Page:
Hubble took high resolution images of M33 showing a bright blue appendage, somewhat isolated. This squiggly bright blue object is located roughly near the end of a spiral arm.
This object is not in other M33 images like the one in Wikipedia.
Striking areas of star birth glow bright blue throughout the galaxy, particularly in beautiful nebulas of hot, ionized hydrogen gas like star-forming region NGC 604 in the upper left.
They call this object a nebula. In my opinion, the zoomed image looks like a luminous continous twisted filament, not a shapeless nebula.
The glaxy itself has several bright blue stars which could be type O, the hottest star type. Perhaps they are the sign of some "star birth" but they are not in one area.
This squiggly object is unusual. This could be called an "area" but it has apparent structure; while an "area" implies none.
Its location at the end of the spiral arm suggests some explanations.
This squiggly shape has multiple bends.
The Birkelund current pair could be bending here at the end of the arm to complete its path back to the split back at the galaxy core.
Each bend becomes a possible source of synchrotron radiation.
There is no Chandra image of this end of the galaxy so it must not be generating X-ray, so it lacks the velocity of current required for X-ray.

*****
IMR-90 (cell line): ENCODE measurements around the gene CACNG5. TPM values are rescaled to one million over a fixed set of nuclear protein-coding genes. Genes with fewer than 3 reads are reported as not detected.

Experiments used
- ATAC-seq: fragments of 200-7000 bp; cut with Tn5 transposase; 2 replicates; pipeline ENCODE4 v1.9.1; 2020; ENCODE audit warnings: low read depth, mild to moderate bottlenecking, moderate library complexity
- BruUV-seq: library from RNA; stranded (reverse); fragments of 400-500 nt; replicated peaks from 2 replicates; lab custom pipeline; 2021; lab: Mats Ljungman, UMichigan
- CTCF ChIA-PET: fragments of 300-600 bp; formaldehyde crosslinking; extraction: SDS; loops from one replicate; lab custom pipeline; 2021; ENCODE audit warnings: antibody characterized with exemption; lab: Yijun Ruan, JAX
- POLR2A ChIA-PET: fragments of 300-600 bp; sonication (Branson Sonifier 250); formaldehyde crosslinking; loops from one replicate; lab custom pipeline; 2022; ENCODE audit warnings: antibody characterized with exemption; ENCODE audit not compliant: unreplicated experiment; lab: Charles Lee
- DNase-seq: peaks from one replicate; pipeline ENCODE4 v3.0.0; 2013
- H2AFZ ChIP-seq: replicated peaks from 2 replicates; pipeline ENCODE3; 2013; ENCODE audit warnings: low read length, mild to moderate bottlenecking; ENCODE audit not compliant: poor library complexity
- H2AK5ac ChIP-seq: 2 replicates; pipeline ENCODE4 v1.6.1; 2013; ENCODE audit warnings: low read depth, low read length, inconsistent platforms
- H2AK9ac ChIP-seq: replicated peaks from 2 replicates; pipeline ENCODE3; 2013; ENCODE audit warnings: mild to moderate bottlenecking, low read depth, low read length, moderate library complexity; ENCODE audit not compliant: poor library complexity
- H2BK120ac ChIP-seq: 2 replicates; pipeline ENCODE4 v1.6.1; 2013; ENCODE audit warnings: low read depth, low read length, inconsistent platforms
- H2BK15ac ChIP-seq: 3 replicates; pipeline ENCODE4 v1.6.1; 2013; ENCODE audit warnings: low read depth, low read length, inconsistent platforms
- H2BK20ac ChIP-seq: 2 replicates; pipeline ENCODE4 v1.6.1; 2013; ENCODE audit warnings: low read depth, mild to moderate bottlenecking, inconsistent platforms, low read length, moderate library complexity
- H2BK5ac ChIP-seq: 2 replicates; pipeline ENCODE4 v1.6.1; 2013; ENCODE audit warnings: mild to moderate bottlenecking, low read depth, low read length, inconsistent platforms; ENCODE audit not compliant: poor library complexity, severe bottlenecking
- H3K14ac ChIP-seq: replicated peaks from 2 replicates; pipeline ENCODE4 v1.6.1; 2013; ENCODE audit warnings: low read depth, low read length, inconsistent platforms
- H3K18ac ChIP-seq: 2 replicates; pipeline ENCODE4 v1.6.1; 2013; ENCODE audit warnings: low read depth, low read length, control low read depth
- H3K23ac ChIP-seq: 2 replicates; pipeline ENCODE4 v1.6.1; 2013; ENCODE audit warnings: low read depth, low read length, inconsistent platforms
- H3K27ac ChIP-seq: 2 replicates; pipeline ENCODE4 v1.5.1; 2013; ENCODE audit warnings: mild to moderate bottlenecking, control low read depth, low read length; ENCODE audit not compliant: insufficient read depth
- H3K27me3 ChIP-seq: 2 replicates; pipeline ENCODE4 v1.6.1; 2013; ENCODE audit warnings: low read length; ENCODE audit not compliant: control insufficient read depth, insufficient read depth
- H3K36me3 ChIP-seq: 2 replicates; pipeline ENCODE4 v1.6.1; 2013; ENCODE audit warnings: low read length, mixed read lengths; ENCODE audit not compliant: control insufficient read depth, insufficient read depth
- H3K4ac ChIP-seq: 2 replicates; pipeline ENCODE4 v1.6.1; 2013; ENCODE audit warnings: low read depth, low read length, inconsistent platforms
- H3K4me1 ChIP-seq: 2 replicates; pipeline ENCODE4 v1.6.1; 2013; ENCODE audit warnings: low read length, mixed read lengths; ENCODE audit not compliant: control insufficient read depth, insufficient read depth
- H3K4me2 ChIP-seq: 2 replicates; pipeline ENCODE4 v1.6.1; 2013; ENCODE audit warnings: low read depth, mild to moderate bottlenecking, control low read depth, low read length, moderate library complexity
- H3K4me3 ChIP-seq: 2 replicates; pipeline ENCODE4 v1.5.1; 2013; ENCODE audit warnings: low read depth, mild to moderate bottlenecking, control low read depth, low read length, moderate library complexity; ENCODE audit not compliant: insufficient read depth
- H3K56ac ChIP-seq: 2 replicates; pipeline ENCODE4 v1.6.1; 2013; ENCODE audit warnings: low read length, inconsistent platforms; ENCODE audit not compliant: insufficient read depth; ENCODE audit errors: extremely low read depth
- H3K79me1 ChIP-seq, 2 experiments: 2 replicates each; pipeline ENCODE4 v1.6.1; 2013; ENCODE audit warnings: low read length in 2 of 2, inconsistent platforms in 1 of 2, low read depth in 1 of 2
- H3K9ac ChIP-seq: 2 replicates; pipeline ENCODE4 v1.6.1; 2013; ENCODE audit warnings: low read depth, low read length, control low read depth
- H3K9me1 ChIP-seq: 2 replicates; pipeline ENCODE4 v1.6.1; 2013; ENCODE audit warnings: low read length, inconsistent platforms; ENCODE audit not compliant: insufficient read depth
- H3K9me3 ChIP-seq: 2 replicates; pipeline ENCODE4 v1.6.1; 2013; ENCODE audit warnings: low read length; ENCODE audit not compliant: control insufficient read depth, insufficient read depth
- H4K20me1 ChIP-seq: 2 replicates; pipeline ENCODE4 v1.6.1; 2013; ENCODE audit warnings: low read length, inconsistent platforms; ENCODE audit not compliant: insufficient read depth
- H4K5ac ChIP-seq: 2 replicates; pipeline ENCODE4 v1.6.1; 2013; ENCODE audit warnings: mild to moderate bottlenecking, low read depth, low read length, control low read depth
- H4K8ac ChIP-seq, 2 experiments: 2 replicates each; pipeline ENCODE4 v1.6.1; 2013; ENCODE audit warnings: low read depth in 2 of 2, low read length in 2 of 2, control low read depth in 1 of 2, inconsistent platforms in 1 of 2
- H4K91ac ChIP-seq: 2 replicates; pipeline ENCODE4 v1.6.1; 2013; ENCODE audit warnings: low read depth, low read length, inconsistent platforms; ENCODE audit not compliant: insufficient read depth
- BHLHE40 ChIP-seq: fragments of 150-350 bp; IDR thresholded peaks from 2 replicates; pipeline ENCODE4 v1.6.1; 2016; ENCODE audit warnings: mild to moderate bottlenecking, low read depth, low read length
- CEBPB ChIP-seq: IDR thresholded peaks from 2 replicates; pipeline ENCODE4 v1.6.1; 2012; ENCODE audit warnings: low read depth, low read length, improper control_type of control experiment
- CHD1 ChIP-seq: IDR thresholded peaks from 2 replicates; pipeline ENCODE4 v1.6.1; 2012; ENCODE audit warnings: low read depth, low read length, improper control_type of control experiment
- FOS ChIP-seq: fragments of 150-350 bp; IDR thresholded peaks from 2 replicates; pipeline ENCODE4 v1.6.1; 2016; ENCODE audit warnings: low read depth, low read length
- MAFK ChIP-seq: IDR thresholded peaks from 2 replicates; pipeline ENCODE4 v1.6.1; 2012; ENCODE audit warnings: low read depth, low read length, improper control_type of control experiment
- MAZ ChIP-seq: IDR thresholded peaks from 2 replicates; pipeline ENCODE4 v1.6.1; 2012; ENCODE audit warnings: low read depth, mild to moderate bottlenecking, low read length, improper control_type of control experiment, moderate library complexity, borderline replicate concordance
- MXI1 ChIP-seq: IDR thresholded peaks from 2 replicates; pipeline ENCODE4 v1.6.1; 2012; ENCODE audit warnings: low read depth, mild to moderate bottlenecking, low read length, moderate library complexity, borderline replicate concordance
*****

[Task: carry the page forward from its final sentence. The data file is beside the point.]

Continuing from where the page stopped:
With a lower velocity current, then the maximum frequency will be in ultraviolet or blue. When in between, it would be "bright" blue.
The end of the path of the Birkelund current pair could be leaking protons and electrons. The result of their mutual capture is a hydrogen atom which immediately emits an emission line. The Lyman-alpha line is in ultraviolet. This emission line is the signature of "hot, ionized hydrogen gas."
There must be a magnetic field distorting the path of the plasma to result in the observed squiggly shape.
The images were taken with the Hubble Advanced Camera for Surveys
ACS is a highly versatile instrument that became the primary imaging instrument aboard HST. It offered several important advantages over other HST instruments: three independent, high-resolution channels covering the ultraviolet to the near-infrared regions of the spectrum.
Perhaps, this instrument shows ultraviolet as bright blue.
The Wikipedia image from VLT is only optical so with no UV capability that explains its omission if the object is only emitting UV.
The M33 appendage could be: a plasma filament of protons and electrons, is twisting and causing hydrogen atoms to result at each twist.
That is a possible alternate scenario.
If the object's spectrum were all strong emission lines that wold be confirmation of that scenario.
If the spectrum were synchrotron radiation with ultraviolet and no emission lines that wold be confirmation of that scenario.
As often occurs, just a visual image misses important details found in other wavelengths.
Wikipedia's image of NGC 604 is in optical and just an amorphous nebula.
That mess of gas and dust would block optical but not shorter wave lengths of UV.